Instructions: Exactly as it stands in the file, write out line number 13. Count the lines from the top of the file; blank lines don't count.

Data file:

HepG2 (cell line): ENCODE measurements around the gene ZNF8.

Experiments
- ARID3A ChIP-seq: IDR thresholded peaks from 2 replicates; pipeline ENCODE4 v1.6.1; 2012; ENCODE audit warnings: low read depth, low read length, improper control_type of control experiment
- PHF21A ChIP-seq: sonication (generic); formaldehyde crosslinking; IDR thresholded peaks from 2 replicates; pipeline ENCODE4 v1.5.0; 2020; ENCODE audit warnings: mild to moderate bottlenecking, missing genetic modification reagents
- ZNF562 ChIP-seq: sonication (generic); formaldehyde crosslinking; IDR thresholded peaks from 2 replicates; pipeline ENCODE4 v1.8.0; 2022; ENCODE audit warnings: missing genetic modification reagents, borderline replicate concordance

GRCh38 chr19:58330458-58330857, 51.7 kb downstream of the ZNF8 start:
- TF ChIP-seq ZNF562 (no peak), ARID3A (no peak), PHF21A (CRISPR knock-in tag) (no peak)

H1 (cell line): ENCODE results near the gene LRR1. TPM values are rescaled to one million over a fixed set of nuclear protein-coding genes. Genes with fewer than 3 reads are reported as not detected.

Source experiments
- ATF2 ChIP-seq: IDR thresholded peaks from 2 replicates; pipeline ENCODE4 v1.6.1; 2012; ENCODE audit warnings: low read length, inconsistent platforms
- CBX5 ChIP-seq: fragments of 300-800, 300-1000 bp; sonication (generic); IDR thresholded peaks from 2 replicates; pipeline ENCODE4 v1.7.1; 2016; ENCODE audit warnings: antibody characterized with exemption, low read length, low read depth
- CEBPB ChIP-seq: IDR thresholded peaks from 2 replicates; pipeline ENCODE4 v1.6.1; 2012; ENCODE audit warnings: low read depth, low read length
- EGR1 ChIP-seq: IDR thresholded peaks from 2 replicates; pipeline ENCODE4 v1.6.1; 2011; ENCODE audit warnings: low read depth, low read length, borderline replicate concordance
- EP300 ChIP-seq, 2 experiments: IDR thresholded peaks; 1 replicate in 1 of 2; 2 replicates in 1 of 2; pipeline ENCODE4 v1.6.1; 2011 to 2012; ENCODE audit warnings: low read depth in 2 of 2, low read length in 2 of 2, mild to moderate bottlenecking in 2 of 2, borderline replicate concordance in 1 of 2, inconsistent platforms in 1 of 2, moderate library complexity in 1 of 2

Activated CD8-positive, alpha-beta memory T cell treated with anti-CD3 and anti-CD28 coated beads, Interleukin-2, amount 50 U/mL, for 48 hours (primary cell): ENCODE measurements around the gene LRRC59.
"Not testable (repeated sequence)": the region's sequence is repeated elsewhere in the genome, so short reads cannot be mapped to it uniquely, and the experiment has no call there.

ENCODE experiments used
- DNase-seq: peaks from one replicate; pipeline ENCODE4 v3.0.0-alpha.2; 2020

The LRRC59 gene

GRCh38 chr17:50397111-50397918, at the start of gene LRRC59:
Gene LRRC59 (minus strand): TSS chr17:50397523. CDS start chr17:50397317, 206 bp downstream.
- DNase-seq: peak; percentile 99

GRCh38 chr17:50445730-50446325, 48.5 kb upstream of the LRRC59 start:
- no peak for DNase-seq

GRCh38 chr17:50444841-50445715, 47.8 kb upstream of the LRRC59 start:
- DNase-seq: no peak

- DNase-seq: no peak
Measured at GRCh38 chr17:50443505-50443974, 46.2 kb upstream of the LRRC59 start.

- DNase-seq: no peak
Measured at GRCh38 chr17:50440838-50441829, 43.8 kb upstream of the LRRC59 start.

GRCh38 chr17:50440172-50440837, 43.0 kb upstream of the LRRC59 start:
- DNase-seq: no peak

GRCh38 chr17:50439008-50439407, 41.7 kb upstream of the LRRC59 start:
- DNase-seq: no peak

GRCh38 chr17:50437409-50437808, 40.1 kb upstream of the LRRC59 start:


- EGR1 ChIP-seq: IDR thresholded peaks from 2 replicates; pipeline ENCODE4 v1.6.1; 2011; ENCODE audit warnings: low read depth, low read length, borderline replicate concordance